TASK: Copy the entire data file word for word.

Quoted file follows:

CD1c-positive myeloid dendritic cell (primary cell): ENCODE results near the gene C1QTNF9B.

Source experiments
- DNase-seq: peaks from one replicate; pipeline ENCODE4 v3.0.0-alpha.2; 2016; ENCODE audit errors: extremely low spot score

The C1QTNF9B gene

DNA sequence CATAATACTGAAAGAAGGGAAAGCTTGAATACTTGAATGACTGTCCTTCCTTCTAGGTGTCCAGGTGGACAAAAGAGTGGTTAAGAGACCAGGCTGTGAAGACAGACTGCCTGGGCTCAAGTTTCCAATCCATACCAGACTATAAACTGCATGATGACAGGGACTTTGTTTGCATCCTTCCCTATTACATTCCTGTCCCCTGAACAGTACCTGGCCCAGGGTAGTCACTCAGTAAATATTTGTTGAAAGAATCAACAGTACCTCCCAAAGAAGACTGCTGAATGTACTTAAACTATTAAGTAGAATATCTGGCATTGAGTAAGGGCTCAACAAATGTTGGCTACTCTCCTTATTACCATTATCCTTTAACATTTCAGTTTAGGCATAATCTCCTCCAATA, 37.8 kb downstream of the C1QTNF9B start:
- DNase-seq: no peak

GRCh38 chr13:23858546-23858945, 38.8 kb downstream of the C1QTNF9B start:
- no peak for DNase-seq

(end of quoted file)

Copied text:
CD1c-positive myeloid dendritic cell (primary cell): ENCODE results near the gene C1QTNF9B.

Source experiments
- DNase-seq: peaks from one replicate; pipeline ENCODE4 v3.0.0-alpha.2; 2016; ENCODE audit errors: extremely low spot score

The C1QTNF9B gene

DNA sequence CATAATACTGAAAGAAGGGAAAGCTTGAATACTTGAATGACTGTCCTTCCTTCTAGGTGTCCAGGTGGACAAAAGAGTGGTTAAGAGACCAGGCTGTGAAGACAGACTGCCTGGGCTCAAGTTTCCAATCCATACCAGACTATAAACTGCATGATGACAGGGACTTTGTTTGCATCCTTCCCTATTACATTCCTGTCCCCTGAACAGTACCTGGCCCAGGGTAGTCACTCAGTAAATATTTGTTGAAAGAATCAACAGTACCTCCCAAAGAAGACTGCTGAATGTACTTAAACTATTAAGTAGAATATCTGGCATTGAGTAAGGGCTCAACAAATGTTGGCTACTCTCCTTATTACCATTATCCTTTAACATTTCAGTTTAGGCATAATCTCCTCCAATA, 37.8 kb downstream of the C1QTNF9B start:
- DNase-seq: no peak

GRCh38 chr13:23858546-23858945, 38.8 kb downstream of the C1QTNF9B start:
- no peak for DNase-seq